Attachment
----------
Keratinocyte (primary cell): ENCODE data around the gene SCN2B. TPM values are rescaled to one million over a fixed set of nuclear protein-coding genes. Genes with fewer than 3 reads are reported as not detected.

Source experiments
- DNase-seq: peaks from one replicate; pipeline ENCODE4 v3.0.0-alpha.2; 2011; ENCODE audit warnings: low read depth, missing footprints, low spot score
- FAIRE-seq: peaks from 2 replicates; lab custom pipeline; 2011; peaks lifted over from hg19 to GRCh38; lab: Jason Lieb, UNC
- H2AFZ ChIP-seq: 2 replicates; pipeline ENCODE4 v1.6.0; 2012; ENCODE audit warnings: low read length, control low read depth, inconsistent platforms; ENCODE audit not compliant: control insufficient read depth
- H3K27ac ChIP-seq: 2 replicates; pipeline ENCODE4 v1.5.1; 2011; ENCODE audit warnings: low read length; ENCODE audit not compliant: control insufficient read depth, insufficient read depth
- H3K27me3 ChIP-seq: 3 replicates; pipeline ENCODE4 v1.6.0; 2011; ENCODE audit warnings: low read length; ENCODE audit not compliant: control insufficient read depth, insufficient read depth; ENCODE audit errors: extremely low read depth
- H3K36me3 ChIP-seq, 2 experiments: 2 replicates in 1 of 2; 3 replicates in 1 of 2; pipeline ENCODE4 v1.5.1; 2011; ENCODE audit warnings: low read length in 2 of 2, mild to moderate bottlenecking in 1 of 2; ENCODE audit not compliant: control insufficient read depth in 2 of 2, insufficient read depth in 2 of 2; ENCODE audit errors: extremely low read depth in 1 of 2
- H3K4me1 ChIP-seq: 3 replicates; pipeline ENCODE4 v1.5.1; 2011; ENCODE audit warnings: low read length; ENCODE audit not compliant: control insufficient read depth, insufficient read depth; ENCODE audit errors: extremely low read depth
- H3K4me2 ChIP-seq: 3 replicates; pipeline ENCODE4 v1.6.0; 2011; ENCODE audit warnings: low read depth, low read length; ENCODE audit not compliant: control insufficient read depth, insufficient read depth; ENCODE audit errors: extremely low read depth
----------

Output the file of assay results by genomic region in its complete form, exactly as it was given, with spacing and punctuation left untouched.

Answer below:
Keratinocyte (primary cell): ENCODE data around the gene SCN2B. TPM values are rescaled to one million over a fixed set of nuclear protein-coding genes. Genes with fewer than 3 reads are reported as not detected.

Source experiments
- DNase-seq: peaks from one replicate; pipeline ENCODE4 v3.0.0-alpha.2; 2011; ENCODE audit warnings: low read depth, missing footprints, low spot score
- FAIRE-seq: peaks from 2 replicates; lab custom pipeline; 2011; peaks lifted over from hg19 to GRCh38; lab: Jason Lieb, UNC
- H2AFZ ChIP-seq: 2 replicates; pipeline ENCODE4 v1.6.0; 2012; ENCODE audit warnings: low read length, control low read depth, inconsistent platforms; ENCODE audit not compliant: control insufficient read depth
- H3K27ac ChIP-seq: 2 replicates; pipeline ENCODE4 v1.5.1; 2011; ENCODE audit warnings: low read length; ENCODE audit not compliant: control insufficient read depth, insufficient read depth
- H3K27me3 ChIP-seq: 3 replicates; pipeline ENCODE4 v1.6.0; 2011; ENCODE audit warnings: low read length; ENCODE audit not compliant: control insufficient read depth, insufficient read depth; ENCODE audit errors: extremely low read depth
- H3K36me3 ChIP-seq, 2 experiments: 2 replicates in 1 of 2; 3 replicates in 1 of 2; pipeline ENCODE4 v1.5.1; 2011; ENCODE audit warnings: low read length in 2 of 2, mild to moderate bottlenecking in 1 of 2; ENCODE audit not compliant: control insufficient read depth in 2 of 2, insufficient read depth in 2 of 2; ENCODE audit errors: extremely low read depth in 1 of 2
- H3K4me1 ChIP-seq: 3 replicates; pipeline ENCODE4 v1.5.1; 2011; ENCODE audit warnings: low read length; ENCODE audit not compliant: control insufficient read depth, insufficient read depth; ENCODE audit errors: extremely low read depth
- H3K4me2 ChIP-seq: 3 replicates; pipeline ENCODE4 v1.6.0; 2011; ENCODE audit warnings: low read depth, low read length; ENCODE audit not compliant: control insufficient read depth, insufficient read depth; ENCODE audit errors: extremely low read depth